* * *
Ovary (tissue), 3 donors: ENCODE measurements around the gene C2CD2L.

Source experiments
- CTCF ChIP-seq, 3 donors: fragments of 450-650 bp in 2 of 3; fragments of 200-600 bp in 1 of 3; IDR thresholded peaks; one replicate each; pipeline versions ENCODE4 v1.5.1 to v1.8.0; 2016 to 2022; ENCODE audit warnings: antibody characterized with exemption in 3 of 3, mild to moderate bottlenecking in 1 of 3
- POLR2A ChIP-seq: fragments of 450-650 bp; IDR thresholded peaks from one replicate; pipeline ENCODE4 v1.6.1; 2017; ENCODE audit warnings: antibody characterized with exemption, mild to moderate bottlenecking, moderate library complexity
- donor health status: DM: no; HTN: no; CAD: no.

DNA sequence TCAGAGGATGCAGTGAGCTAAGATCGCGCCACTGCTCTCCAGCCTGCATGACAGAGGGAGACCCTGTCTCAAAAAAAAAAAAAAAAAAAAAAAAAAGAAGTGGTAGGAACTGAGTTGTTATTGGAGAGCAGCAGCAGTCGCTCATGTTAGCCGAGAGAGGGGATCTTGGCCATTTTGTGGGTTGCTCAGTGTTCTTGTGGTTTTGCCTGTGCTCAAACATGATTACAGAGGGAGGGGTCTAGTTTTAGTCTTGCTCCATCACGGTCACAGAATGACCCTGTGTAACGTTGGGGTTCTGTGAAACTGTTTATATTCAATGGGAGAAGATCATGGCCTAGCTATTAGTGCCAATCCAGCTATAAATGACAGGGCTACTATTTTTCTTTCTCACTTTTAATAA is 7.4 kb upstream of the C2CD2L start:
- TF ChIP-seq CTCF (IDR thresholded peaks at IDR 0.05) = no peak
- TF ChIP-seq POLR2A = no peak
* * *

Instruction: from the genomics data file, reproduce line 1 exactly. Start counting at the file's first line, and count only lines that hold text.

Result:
Ovary (tissue), 3 donors: ENCODE measurements around the gene C2CD2L.